One type of valorisation is economical. This may take place through patenting inventions and collaborations between academic researchers and companies to advance development and setting up spin-off companies.
Besides, societal valorisation may include transferring knowledge to other researchers and institutions. It can also mean ensuring the uptake of research findings in healthcare guidelines. All research results should, of course, be disseminated to other researchers in and outside the field. It is also important to communicate the results to the general public or specific interest groups, such as patients.
The LUMC stimulates valorisation of knowledge by supporting its researchers in setting up public-private partnerships. This can be done at a R&D project level, for example projects focussing on drugs against COVID-19 (PanCoroNed), or aiming to improve personalised vaccines against cancer. The LUMC also frequently collaborates in large scale collaborations.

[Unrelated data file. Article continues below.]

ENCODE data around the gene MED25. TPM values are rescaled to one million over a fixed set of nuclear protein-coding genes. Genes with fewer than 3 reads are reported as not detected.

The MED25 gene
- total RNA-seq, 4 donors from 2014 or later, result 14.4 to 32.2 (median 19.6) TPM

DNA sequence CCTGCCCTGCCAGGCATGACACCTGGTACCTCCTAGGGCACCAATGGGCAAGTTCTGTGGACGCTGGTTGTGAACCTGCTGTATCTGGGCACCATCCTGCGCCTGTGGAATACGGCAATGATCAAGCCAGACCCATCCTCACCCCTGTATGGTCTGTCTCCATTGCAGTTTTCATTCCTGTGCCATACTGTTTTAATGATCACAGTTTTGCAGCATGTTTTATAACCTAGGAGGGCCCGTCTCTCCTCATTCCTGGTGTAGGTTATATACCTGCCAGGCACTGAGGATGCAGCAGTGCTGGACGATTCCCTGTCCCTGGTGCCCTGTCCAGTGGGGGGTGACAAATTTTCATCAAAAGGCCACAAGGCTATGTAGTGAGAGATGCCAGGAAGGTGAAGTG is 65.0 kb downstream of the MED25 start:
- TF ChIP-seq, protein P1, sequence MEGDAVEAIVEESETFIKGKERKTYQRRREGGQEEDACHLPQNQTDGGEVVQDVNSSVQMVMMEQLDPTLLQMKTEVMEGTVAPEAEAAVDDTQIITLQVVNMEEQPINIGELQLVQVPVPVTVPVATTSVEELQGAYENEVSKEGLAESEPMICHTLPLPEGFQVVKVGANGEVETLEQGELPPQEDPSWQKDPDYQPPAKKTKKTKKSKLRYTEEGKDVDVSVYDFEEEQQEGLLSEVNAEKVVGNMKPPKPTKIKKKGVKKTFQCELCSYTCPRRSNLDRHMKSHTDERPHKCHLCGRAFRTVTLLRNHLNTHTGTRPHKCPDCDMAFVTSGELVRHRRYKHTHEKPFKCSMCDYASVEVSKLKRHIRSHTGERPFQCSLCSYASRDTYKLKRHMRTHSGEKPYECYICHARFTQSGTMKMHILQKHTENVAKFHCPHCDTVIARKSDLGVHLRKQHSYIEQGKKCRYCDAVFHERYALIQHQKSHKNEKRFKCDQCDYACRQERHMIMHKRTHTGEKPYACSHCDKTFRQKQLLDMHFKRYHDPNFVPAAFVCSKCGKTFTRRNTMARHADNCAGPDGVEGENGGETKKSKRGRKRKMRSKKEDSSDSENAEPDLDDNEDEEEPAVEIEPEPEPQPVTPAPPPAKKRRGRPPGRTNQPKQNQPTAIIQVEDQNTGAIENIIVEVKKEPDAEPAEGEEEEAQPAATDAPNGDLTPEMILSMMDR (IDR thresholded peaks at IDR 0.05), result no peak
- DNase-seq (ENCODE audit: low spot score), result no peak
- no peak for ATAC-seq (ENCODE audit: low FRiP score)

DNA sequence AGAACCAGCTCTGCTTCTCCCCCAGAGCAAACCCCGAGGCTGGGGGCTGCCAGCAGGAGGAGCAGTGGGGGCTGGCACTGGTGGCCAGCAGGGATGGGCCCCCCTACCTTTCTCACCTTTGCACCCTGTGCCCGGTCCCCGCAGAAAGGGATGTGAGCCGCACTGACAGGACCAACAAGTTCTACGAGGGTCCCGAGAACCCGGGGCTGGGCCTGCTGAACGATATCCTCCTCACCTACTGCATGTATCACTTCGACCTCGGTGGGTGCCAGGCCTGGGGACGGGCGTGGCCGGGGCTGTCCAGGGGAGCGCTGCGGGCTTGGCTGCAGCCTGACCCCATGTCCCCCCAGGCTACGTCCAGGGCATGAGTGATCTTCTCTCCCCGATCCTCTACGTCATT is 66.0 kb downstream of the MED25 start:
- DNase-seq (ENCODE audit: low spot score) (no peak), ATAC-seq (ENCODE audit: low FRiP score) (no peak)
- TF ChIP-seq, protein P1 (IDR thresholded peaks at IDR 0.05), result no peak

Knowledge exchange and intellectual property
To contribute to sustainable health and health care, the LUMC aims to bring new findings to use in the clinic, in the market and society. Therefore, this is an essential part of the LUMC police. Our Technology Transfer Office Luris supports achieving this. Luris can also give you advice on protection of new knowledge, agreements with third parties, company formation and the funding opportunities for starting your own company.
For more information and contact details: visit the Knowledge Transfer Office Luris website.
Dissemination and communication
LUMC clinicians and researchers regularly organise and participate in scientific conferences to keep in contact with colleagues in the field. We also organise public events every year. Examples are the annual LUMC Open Science day (Dutch: Wetenschapsdag) and the monthly so-called PEP talk, where a LUMC scientist explains their research to interested personnel and patients.